Quite a lot. You see, averages only provide an accurate picture if the results are clustered or evenly spread. Let me give a couple of examples. If we have some numbers close together, say 1,2,3,4,5,6 then we can take the average 1+2+3+4+5+6 = 21/6 = 3.5. No problem – that accords with our instinctive feeling of ‘correctness’. Now, what happens if we have outliers? Let’s say 1,2,580,581,582,583,584 then the average is 1+2+580+581+582+583+584 = 2,913/7 = 416.14. Look what’s happened. The two outliers have dragged the average down massively.

Think of 1 and 2 as representing rural broadband, and the 580 numbers as representing urban broadband. Most of the people are getting an experience in the 580s, and a few are experiencing single digits, yet the average suggests everyone is getting a number in the low 400s.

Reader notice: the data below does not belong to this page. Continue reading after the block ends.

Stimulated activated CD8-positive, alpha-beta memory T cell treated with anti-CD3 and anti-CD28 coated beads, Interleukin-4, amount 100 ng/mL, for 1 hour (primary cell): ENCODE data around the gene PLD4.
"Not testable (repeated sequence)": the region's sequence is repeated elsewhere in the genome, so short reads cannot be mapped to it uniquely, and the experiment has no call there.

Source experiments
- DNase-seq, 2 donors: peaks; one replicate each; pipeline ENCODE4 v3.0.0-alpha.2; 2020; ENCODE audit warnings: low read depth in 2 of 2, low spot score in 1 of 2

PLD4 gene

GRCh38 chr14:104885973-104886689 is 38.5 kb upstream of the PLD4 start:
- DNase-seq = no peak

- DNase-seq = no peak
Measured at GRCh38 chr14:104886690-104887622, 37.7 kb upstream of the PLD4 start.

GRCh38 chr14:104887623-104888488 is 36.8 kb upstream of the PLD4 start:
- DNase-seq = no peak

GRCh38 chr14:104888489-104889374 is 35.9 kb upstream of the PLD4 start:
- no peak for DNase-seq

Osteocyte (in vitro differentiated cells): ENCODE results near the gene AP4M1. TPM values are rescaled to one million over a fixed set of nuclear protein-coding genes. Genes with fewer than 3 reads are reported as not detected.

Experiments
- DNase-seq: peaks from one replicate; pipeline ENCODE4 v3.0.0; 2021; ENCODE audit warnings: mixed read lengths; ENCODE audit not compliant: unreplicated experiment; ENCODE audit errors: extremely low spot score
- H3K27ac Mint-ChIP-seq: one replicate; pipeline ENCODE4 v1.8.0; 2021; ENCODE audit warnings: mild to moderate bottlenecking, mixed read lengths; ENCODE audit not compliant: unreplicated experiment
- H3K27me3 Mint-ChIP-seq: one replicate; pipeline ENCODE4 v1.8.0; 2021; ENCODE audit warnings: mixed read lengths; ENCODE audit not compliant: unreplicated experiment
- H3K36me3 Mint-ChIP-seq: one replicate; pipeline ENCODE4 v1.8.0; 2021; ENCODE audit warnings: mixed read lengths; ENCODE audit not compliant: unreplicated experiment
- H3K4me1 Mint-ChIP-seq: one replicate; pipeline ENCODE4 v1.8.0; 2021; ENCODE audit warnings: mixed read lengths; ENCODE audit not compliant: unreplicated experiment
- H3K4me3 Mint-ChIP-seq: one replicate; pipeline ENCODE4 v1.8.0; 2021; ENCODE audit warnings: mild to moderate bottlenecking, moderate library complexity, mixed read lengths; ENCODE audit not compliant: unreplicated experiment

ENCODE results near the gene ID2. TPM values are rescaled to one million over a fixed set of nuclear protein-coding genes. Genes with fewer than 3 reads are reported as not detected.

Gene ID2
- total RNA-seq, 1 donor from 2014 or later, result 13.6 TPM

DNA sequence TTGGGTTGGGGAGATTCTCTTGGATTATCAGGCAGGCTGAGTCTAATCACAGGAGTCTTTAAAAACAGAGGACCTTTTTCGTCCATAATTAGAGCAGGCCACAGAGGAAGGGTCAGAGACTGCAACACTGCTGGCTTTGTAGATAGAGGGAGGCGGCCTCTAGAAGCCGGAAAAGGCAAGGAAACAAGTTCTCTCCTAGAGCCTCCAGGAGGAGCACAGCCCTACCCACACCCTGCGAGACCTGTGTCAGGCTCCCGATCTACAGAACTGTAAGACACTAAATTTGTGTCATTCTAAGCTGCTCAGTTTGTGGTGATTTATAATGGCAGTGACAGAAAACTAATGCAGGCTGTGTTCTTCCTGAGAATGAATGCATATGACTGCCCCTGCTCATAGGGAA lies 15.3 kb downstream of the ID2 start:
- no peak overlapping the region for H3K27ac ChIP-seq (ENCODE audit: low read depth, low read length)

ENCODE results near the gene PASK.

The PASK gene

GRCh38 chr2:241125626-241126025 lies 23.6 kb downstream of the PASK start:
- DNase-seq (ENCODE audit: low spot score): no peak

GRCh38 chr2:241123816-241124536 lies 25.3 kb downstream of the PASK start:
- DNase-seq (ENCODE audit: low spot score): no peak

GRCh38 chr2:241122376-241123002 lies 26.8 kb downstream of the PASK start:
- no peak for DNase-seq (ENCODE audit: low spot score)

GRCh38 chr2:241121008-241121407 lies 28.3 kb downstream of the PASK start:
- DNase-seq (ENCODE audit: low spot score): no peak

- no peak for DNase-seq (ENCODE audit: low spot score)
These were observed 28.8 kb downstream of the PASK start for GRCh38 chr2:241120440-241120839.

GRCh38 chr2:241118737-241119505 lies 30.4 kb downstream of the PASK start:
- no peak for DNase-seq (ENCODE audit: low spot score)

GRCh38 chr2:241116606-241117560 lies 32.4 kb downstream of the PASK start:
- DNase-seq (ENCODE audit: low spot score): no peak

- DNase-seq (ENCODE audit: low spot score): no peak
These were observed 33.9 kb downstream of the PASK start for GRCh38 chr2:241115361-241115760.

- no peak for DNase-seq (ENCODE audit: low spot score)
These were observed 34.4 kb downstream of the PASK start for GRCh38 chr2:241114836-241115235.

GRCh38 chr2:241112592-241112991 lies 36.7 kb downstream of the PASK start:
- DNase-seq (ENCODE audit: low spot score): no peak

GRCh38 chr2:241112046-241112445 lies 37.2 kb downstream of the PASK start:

This use of averages can be misleading (for instance you only need a couple of badly performing children in a class to drag down the average mark for the whole class). So maths has an alternative metric to use when this situation occurs.

It’s called the ‘mean’.

So how do you calculate the mean? Easy! Just line up the numbers in order. If there’s an odd number of numbers take the middle one, if there’s an even number of numbers take the middle two numbers, add them together, and divide by two. In our first case the middle numbers are 3 and 4, so 3+4 = 7/2 = 3.5, same as the average. In the second case there are seven numbers and the middle one is 581, which is our mean. In this case the mean gives us a much better picture of what is going on.